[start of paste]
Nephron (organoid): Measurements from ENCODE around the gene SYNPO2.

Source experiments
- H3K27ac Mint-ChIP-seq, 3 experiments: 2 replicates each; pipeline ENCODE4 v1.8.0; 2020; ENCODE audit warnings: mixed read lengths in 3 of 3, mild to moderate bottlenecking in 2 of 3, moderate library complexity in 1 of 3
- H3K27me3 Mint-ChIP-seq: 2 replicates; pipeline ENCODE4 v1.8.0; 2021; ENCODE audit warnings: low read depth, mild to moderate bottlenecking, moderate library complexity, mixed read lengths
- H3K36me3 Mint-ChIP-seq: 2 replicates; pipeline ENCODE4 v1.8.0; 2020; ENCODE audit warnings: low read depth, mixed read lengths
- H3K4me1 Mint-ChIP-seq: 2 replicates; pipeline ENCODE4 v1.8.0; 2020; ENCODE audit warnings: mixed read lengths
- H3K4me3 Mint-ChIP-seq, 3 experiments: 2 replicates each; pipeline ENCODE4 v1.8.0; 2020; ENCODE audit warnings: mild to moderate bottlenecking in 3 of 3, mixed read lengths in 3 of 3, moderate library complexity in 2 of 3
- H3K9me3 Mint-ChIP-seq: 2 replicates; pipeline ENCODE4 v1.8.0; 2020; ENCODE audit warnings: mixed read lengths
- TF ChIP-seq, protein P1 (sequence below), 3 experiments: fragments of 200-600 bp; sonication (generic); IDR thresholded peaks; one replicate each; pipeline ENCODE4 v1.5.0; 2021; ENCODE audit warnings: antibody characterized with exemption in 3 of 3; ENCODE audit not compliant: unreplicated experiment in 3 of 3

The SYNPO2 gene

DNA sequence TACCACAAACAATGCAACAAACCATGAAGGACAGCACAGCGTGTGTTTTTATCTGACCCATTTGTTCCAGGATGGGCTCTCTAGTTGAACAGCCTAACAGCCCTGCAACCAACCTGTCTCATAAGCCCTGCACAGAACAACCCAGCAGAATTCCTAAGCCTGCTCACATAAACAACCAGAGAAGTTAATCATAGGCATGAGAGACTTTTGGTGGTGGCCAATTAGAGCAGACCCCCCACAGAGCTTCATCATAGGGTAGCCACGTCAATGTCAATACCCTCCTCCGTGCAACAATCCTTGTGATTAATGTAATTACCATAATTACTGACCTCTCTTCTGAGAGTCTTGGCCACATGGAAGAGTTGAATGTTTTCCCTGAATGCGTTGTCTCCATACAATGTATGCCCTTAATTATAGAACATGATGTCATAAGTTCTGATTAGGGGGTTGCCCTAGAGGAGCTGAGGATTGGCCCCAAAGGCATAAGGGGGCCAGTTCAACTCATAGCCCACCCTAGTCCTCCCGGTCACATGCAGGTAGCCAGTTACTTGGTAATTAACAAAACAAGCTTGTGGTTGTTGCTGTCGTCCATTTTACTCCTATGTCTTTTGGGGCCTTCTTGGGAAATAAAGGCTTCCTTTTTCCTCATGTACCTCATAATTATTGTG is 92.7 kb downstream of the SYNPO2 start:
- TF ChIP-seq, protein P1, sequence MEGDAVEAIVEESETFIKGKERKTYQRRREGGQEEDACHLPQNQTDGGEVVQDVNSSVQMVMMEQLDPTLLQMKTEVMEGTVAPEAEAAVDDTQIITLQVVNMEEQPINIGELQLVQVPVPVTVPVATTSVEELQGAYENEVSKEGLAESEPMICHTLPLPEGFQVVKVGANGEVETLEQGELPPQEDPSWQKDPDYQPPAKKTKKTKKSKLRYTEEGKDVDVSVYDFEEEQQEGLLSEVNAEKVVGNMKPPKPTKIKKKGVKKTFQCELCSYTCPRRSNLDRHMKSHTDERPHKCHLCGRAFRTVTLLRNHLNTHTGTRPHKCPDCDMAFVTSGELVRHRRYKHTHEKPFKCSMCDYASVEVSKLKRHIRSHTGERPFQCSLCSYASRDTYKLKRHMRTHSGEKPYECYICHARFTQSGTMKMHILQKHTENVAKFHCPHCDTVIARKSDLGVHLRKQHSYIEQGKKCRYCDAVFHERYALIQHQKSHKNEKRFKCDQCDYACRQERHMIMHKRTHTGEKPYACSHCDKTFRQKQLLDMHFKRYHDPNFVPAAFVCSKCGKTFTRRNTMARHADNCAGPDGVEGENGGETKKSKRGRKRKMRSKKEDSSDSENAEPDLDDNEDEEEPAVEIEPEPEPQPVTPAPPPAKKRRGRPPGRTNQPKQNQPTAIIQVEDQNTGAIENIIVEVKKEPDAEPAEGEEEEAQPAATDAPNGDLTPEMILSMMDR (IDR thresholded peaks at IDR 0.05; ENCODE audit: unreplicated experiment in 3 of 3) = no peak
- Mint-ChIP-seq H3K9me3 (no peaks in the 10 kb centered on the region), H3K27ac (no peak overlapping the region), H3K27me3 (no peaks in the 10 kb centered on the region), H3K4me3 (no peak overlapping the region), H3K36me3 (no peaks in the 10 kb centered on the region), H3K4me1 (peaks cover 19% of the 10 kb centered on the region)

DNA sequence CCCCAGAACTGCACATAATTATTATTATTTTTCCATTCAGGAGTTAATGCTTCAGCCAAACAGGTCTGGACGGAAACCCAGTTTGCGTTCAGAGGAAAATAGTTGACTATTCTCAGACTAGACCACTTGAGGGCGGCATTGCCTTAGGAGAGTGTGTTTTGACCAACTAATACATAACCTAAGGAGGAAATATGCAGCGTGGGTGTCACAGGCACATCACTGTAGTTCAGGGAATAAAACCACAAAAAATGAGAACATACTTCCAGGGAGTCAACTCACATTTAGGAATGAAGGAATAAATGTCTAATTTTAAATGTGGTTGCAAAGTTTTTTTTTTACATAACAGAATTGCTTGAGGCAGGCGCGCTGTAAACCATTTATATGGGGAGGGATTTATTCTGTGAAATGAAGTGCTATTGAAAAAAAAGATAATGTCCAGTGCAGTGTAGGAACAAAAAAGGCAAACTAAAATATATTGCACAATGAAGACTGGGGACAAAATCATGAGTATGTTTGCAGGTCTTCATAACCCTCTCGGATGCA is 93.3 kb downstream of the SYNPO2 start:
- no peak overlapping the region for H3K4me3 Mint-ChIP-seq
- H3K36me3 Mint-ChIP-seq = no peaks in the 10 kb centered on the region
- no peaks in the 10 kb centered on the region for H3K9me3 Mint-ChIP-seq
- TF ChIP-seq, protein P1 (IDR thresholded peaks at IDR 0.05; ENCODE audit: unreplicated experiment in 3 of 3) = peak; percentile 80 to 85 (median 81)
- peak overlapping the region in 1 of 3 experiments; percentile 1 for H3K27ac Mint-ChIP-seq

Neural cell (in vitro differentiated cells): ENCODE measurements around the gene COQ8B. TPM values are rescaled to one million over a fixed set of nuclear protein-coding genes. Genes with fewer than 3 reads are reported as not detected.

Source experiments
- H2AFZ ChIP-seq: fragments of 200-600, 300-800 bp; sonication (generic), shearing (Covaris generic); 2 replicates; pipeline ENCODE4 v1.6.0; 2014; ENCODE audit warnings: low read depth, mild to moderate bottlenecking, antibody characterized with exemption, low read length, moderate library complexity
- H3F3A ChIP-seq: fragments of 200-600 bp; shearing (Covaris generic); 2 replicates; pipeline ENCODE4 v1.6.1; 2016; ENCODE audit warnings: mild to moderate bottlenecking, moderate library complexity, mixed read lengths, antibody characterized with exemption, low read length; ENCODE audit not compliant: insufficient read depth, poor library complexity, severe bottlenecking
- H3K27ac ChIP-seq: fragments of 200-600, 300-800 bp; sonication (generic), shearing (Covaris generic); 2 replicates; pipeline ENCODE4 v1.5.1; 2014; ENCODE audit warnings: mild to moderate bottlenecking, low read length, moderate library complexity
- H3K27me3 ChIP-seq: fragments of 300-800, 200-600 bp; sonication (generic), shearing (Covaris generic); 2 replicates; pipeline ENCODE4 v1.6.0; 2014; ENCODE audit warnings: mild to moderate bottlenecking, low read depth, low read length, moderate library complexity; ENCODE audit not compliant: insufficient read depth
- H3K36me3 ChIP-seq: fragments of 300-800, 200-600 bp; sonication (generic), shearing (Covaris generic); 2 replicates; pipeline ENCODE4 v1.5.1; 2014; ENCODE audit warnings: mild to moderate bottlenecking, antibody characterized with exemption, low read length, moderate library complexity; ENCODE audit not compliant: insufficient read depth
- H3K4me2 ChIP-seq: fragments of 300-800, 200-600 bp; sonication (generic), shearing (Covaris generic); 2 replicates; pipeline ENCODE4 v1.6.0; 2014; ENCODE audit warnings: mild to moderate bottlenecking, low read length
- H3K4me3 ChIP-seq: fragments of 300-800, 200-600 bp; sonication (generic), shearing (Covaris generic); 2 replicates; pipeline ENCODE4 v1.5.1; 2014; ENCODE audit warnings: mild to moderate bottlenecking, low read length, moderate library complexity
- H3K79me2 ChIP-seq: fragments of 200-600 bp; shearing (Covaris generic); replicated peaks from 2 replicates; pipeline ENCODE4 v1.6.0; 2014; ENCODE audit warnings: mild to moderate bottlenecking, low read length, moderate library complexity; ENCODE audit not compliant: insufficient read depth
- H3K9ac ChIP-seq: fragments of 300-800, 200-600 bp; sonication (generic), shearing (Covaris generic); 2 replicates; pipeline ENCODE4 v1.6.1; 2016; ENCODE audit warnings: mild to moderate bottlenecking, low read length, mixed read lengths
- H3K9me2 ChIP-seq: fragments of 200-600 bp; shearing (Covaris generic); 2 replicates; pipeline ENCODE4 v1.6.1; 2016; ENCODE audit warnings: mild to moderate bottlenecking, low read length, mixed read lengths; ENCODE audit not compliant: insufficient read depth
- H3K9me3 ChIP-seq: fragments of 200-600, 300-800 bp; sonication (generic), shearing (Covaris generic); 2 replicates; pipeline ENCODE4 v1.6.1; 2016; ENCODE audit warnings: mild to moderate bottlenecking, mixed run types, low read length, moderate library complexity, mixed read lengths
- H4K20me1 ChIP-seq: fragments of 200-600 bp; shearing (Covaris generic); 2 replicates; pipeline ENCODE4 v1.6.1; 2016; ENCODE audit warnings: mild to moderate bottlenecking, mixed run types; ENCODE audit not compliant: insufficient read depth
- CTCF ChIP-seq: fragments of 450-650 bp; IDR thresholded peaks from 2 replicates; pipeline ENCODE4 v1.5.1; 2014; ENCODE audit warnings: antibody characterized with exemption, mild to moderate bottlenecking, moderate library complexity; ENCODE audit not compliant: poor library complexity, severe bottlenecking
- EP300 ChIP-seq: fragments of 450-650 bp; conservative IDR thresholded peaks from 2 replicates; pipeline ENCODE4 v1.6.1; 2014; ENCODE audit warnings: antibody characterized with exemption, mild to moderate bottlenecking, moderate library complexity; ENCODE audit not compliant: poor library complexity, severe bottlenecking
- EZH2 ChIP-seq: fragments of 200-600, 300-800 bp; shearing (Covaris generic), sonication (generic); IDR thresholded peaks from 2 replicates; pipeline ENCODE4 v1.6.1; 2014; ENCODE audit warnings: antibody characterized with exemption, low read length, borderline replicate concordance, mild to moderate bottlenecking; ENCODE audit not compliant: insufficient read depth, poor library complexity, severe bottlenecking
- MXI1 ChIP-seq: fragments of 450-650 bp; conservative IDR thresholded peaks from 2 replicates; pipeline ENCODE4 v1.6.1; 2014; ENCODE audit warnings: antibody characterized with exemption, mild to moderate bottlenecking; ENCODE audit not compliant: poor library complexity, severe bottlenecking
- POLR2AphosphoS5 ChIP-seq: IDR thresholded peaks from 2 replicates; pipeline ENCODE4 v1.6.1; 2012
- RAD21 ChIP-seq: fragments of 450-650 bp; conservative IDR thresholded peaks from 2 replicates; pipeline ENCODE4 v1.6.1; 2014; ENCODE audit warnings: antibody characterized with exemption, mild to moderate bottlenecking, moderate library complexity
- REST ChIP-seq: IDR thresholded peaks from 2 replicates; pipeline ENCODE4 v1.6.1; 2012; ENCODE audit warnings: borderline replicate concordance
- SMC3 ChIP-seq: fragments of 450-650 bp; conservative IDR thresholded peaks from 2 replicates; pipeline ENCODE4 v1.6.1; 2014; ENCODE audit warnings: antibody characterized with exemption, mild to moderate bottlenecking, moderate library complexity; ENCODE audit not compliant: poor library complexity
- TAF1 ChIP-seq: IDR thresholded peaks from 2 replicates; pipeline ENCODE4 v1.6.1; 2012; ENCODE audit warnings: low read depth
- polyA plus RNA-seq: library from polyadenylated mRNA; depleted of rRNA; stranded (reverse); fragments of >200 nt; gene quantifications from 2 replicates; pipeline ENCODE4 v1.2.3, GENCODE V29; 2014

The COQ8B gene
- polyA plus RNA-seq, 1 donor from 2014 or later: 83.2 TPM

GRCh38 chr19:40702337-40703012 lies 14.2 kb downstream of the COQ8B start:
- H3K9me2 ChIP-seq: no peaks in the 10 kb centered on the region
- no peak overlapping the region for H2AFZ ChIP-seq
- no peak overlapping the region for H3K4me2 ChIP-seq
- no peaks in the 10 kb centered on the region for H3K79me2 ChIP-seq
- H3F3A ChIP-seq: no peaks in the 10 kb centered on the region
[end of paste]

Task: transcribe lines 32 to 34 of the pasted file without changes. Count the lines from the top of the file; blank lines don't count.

- H3K9me3 ChIP-seq: fragments of 200-600, 300-800 bp; sonication (generic), shearing (Covaris generic); 2 replicates; pipeline ENCODE4 v1.6.1; 2016; ENCODE audit warnings: mild to moderate bottlenecking, mixed run types, low read length, moderate library complexity, mixed read lengths
- H4K20me1 ChIP-seq: fragments of 200-600 bp; shearing (Covaris generic); 2 replicates; pipeline ENCODE4 v1.6.1; 2016; ENCODE audit warnings: mild to moderate bottlenecking, mixed run types; ENCODE audit not compliant: insufficient read depth
- CTCF ChIP-seq: fragments of 450-650 bp; IDR thresholded peaks from 2 replicates; pipeline ENCODE4 v1.5.1; 2014; ENCODE audit warnings: antibody characterized with exemption, mild to moderate bottlenecking, moderate library complexity; ENCODE audit not compliant: poor library complexity, severe bottlenecking